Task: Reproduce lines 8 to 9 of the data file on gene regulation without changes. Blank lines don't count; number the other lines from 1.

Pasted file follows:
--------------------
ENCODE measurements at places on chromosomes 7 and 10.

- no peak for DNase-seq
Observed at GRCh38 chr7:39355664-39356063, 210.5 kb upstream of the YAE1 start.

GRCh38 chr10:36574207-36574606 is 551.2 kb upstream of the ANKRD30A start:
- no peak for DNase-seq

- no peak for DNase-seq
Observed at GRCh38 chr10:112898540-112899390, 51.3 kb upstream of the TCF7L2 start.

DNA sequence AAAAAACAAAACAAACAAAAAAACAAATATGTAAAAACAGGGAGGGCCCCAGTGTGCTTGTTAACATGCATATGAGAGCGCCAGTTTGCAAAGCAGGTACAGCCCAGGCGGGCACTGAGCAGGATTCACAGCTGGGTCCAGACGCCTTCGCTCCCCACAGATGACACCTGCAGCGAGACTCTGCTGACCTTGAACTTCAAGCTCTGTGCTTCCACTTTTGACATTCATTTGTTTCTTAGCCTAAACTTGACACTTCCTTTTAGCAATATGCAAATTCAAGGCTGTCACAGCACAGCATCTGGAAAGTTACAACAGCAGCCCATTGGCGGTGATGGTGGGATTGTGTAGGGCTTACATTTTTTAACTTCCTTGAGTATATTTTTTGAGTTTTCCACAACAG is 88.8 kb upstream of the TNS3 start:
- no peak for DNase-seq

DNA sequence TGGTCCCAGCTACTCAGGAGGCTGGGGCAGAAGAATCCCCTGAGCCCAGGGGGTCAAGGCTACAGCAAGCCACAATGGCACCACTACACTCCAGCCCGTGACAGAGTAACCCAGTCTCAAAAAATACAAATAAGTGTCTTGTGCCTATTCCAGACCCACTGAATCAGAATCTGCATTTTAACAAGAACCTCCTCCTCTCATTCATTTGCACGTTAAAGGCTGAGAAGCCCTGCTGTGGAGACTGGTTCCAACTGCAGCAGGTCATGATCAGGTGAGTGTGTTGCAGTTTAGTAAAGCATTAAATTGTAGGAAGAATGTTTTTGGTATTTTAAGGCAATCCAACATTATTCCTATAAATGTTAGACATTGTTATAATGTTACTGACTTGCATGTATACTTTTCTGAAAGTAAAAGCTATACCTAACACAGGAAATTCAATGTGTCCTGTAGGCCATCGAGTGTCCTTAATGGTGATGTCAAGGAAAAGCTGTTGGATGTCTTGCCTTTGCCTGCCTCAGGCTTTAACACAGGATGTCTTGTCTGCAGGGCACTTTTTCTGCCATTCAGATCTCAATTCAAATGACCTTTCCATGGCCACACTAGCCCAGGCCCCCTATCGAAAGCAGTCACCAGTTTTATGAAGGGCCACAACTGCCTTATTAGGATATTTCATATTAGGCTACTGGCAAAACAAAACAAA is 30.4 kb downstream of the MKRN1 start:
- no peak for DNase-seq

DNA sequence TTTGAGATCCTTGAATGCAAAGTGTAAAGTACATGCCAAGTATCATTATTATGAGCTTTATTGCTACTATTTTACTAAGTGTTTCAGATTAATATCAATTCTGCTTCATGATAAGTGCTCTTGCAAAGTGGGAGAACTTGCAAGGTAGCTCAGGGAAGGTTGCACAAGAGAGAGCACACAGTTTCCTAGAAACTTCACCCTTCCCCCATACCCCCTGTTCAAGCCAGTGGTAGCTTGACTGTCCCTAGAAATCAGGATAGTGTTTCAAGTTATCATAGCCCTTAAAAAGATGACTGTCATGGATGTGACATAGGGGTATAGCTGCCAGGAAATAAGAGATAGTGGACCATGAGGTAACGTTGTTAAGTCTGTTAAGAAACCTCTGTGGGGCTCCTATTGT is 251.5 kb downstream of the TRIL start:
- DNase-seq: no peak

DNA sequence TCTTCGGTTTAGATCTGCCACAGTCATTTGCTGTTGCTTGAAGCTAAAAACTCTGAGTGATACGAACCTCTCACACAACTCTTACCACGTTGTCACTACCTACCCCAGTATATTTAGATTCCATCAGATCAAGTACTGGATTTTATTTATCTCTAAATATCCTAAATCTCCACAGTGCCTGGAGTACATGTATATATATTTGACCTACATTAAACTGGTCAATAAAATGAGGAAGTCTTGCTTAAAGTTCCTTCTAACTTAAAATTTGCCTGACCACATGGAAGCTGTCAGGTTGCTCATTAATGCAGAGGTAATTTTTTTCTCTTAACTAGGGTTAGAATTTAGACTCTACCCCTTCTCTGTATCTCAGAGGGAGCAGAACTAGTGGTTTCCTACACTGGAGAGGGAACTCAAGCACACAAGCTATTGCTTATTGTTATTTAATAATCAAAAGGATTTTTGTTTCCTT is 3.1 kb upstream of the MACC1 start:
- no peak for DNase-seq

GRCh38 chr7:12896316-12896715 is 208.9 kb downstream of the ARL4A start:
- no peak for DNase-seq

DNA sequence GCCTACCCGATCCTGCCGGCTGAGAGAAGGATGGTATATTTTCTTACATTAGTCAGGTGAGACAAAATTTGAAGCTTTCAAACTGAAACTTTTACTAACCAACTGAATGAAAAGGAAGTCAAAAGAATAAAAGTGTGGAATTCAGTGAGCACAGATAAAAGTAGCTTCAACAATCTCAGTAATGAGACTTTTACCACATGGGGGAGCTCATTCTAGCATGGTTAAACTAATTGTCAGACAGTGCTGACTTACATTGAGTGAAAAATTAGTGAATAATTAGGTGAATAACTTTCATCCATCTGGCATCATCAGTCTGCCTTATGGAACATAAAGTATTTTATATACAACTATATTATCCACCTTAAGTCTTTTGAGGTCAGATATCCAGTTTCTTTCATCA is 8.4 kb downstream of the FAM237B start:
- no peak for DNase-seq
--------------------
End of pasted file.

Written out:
DNA sequence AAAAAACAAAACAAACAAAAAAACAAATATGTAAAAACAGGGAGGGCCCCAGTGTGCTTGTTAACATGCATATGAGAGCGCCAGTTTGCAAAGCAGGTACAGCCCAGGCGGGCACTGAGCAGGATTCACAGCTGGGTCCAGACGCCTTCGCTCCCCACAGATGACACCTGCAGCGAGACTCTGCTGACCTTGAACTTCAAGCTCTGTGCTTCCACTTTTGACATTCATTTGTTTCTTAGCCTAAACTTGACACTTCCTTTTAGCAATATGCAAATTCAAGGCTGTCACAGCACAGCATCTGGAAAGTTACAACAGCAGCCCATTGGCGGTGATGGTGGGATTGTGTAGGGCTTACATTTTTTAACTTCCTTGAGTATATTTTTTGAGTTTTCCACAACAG is 88.8 kb upstream of the TNS3 start:
- no peak for DNase-seq